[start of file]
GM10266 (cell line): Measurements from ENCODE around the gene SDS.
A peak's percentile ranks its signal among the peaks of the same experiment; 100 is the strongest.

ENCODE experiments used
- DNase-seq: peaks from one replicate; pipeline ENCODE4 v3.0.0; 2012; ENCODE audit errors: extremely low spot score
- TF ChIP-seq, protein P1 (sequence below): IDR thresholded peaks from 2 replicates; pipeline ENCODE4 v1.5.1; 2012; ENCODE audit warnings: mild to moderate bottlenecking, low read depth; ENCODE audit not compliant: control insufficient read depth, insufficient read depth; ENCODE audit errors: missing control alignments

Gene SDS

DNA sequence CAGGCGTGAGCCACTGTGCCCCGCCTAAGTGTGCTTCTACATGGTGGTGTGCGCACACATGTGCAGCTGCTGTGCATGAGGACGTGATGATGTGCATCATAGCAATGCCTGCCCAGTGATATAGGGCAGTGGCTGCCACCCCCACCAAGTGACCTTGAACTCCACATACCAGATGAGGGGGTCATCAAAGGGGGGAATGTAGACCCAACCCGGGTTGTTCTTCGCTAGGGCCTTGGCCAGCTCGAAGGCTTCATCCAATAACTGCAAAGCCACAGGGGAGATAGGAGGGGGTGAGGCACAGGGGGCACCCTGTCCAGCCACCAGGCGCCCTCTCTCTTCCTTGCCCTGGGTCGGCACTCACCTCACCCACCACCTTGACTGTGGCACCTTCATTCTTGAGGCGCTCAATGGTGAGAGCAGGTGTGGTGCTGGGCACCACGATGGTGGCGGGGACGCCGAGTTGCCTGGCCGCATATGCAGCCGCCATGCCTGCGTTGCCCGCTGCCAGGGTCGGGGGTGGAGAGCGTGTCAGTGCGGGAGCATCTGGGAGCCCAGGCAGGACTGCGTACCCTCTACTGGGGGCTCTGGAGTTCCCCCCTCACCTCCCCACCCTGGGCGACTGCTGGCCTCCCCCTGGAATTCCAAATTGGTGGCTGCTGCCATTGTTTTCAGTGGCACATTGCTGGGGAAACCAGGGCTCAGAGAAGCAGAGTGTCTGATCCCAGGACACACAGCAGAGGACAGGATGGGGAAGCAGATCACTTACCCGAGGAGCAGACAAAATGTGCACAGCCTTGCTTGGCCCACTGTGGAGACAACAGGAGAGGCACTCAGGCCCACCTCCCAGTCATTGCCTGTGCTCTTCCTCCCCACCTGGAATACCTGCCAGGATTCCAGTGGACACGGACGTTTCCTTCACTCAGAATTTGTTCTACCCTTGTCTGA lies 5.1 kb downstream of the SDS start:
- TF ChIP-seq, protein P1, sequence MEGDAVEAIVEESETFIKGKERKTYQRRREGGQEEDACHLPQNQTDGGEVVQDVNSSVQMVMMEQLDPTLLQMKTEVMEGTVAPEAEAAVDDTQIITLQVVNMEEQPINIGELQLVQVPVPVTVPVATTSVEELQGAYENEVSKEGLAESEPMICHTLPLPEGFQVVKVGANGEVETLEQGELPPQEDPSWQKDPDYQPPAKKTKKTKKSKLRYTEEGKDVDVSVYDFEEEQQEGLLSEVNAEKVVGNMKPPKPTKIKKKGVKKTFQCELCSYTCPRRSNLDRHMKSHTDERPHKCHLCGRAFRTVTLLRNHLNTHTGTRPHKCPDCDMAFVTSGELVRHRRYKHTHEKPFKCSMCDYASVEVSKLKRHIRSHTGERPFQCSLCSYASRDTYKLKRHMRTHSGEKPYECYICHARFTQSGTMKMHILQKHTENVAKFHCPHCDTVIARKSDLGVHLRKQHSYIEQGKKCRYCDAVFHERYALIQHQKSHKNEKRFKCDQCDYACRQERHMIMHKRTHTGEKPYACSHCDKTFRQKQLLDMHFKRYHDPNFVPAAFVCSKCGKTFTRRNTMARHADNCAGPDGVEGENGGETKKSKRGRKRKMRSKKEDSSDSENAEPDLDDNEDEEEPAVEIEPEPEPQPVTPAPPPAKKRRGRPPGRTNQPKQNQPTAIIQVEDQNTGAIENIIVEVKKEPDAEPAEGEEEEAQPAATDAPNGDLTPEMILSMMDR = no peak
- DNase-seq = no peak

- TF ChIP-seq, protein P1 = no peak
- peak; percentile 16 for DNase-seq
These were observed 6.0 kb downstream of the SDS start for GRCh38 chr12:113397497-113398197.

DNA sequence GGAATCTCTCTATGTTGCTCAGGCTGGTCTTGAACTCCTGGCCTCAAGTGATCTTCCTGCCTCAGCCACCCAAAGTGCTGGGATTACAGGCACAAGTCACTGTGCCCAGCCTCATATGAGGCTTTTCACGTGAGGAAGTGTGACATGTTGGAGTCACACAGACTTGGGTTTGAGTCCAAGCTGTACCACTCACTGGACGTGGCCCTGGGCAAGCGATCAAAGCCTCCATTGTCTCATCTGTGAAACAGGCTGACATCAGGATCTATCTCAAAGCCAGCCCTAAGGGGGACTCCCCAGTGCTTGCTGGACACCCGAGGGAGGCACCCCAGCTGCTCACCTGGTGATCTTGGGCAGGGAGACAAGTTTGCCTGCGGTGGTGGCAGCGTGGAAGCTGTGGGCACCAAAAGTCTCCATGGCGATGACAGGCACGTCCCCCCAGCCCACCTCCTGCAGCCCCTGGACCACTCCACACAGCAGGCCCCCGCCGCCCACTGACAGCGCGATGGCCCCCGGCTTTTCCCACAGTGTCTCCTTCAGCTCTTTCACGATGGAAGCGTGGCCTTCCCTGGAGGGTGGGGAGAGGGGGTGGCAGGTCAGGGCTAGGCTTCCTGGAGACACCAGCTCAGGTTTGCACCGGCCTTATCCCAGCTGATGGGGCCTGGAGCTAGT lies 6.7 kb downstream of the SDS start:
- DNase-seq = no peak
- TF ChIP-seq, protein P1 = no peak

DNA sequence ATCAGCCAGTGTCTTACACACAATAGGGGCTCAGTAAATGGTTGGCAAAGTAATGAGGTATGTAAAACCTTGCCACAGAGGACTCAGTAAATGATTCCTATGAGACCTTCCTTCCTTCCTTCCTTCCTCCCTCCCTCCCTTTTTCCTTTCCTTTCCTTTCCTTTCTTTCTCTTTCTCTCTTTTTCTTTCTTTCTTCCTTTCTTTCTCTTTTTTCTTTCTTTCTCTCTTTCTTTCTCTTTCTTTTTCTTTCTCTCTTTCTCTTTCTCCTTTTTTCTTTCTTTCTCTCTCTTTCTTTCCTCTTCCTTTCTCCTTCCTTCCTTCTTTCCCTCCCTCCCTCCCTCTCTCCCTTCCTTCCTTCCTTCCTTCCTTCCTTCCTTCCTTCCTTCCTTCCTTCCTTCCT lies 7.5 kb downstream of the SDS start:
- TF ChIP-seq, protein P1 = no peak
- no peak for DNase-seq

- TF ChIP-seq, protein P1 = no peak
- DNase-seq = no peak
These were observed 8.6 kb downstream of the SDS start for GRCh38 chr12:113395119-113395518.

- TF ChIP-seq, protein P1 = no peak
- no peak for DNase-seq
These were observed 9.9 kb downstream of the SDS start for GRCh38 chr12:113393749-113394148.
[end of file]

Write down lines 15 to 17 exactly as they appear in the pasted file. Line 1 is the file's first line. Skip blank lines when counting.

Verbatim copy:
- TF ChIP-seq, protein P1 = no peak

DNA sequence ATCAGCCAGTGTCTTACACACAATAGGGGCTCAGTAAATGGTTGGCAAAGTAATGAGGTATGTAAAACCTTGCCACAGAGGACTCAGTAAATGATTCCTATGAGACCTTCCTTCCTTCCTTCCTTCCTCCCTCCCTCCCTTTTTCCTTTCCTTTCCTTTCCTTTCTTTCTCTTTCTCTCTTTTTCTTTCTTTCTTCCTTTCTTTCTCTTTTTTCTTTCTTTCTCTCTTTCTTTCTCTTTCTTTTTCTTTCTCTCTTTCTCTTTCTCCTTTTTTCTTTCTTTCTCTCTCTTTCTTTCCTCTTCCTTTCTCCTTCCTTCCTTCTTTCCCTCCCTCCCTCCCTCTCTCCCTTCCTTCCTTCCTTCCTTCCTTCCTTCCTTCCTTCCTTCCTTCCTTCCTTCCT lies 7.5 kb downstream of the SDS start:
- TF ChIP-seq, protein P1 = no peak